Hotel. 1862-4. Designed by John Whichcord. Stucco, roof of asbestos slate so far as visible. EXTERIOR: 7 and 9 storeys over basement, with dormers; the original building of 15-window range, to which more or less contemporary buildings on either side, of lower height and 3-window range, have been annexed. The top 3 storeys of the western wing were added in l985; and much of the central section with its balconies, were remade in fibreglass at that time. The ground floor was originally fronted by a terrace, which remains, but has been re-roofed and enclosed c1985. In the western wing there is a stuccoed porch with flat-arched entrance, and 3 flat-arched windows to eastern wing with lion-head brackets and pendants between them. All windows flat-arched. The first to 6th floors are arranged in much the same way in 7 parts. The central part is of 3-window range and has balconies carried on elaborate brackets with round and segmental arches between them; on either side of the central part is a plain bay of 3-window range; beyond that a shallow canted bay of 3-window range; these 5 parts all have balconies but apart from the central part the balconies are supported on brackets with console details and have panels of elaborate scrolled wrought-iron work except to the 6th floor where they have simple replacement balusters; over the central and 2 flanking parts there is an ornate cornice with console brackets and squared paterae, and over the central part itself the 7th floor is treated as a decorative gable with a Venetian window with ornate consoles flanking the lower and upper parts of the window, crowned by an oval medallion intertwined with dolphins; on either side are 3 dormers with pilasters and segmental pediments. The outer, canted bays terminate at the fifth floor; above them, the 6th floor is flat; the 7th and 8th are treated as towers, the 8th floor having flat-arched windows under a round-arched arcade with columns of pink polished granite and elaborate capitals between the windows; modillion cornice. The outer wings are treated differently; that to the west has 2 canted bays and 8 storeys, its parapet terminating with the 8th storey of the main block; that to the right has 7 storeys, no bays and a medley of pediments and cornices to individual windows. All windows have late C20 glazing. INTERIOR: the (now enclosed) entrance is flanked by stairs to the original terraces with cast-iron newel post, arabesque balustrades and wreathed brass rail. Round-arched entrance with ornament on an enlarged scale: bay-leaf ornament to the architrave, cartouche in place of keystone; panelled pilasters to either side with foliage ornament in the panels; festoons and drops to spandrels and brackets; egg-and-dart cornice; foliage ornament to soffit of balcony. The principal rooms of the ground floor are arranged axially; the staircase hall to the north, restaurants to the east and the present lounge, to the west; there is a vestibule to the south which is flanked by Corinthian scagliola columns where the passages from the 3 other rooms cross. The ceilings are coved, panelled, and decorated with elaborate plasterwork in the vestibule, restaurants and lounge, the vestibule having Ionic antae and pilasters, and the first restaurant Corinthian scagliola columns and pilasters; in the second restaurant, to the west, the decorative ceiling, more French in taste than the rest, is the only feature of interest. The staircase hall has an openwell staircase, with stairs to the east and west sides and galleries to the north and south; it has a domed toplight above the 7th floor, this last built in 1985; the stairs and galleries are carried on slim cast-iron columns with fluting and palm-leaf capitals; these support metal beams with decorative openwork which carry the galleries and the slope of the stairs; the stairs themselves have curtail step, elaborate cast-iron newel, arabesque balusters and wreathed and moulded mahogany rail with carved foliage decoration at the wreath. The present lift entrances are the former entrances to the lift lobby. Flat-arched, 3-bay arcade to the north with bold console brackets of goats' heads and foxes; there is a similar arcade on the north galleries above formed from 2 Corinthian scagliola columns and elaborate console brackets with owls; walls to stairs and galleries panelled in plaster, with round-arched aedicules, windows, and lift-entrances all with elaborate architraves and some with cornices. The combination of metalwork construction and pronounced, partially conventionalised, ornament in the staircase shows the influence of Owen Jones and 'design reform' of the 1850s. The Albert Room at the north-east corner of the ground floor, now enlarged, has a coved and panelled ceiling with decorative plasterwork. HISTORICAL NOTE: when it was opened in 1864 the Grand Hotel was the tallest building in Brighton and by far the largest hotel, with 150 rooms. With John Whichcord's Clarence Hotel, Dover of 1863, and the Grand Hotel, Scarborough, of 1862-7, it introduced the scale and luxury of London's mid-Victorian railways hotels to seaside resorts. It is famous for the attempt by the Irish Republican Army, on 12 October 1984, to blow up the Prime Minister and members of the Cabinet with a 25 pound bomb placed in room 629. The principal ground-floor rooms in front of the staircase were badly damaged by falling masonry on this occasion, and there was considerable reconstruction in 1985; however, some of the C19 columns, wall- and ceiling-details etc remain and the staircase area is not greatly changed. (Carder T: The Encyclopaedia of Brighton: Lewes: 1990-; ).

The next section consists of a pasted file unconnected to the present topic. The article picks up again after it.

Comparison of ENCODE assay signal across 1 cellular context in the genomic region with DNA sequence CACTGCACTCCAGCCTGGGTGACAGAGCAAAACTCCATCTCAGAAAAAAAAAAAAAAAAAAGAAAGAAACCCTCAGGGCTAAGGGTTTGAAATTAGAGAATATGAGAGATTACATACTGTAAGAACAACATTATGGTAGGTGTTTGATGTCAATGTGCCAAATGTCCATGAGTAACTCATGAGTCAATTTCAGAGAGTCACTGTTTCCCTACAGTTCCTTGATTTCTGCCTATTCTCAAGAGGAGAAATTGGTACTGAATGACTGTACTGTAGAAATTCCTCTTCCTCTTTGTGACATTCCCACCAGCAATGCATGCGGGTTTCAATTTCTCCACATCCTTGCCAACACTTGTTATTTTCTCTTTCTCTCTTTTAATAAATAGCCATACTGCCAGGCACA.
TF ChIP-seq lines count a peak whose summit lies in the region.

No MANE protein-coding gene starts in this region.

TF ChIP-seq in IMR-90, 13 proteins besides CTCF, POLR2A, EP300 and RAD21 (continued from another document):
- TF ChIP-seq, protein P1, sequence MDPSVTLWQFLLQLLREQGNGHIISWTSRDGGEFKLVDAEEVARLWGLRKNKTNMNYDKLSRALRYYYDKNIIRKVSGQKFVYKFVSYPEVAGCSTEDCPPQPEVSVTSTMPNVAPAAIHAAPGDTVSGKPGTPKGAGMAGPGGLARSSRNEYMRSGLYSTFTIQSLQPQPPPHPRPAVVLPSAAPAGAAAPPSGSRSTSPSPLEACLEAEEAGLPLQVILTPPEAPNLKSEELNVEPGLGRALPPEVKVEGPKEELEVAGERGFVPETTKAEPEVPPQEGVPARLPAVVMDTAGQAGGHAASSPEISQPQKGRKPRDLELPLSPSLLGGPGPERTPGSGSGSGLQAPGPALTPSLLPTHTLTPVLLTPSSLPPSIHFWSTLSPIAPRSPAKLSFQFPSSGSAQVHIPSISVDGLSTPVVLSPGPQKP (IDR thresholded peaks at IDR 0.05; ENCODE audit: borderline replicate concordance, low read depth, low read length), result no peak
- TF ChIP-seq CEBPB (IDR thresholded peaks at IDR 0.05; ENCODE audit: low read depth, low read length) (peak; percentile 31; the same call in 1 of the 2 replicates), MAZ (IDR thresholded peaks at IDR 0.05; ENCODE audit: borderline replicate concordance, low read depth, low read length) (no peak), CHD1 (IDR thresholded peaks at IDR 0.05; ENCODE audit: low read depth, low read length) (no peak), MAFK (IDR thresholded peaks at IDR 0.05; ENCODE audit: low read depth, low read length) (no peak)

Listing NGR: TQ3059604082

Selected Sources

  1. Book  Reference - Author: Carder, T - Title: Encyclopaedia of Brighton - Date: 1990

National Grid Reference: TQ 30596 04082

Map


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This copy shows the entry on 23-Aug-2014 at 06:32:00.